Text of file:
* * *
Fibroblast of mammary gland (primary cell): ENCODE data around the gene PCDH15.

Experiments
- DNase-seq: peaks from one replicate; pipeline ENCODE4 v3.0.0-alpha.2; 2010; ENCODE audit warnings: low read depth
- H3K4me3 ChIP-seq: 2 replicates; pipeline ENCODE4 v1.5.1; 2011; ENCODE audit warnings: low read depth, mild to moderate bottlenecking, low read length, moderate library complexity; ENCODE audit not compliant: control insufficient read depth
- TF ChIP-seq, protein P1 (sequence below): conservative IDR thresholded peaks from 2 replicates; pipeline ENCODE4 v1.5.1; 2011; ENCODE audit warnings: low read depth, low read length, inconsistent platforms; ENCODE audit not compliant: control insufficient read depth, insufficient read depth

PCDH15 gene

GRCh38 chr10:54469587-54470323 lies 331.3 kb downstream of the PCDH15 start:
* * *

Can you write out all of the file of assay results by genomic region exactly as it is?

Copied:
Fibroblast of mammary gland (primary cell): ENCODE data around the gene PCDH15.

Experiments
- DNase-seq: peaks from one replicate; pipeline ENCODE4 v3.0.0-alpha.2; 2010; ENCODE audit warnings: low read depth
- H3K4me3 ChIP-seq: 2 replicates; pipeline ENCODE4 v1.5.1; 2011; ENCODE audit warnings: low read depth, mild to moderate bottlenecking, low read length, moderate library complexity; ENCODE audit not compliant: control insufficient read depth
- TF ChIP-seq, protein P1 (sequence below): conservative IDR thresholded peaks from 2 replicates; pipeline ENCODE4 v1.5.1; 2011; ENCODE audit warnings: low read depth, low read length, inconsistent platforms; ENCODE audit not compliant: control insufficient read depth, insufficient read depth

PCDH15 gene

GRCh38 chr10:54469587-54470323 lies 331.3 kb downstream of the PCDH15 start: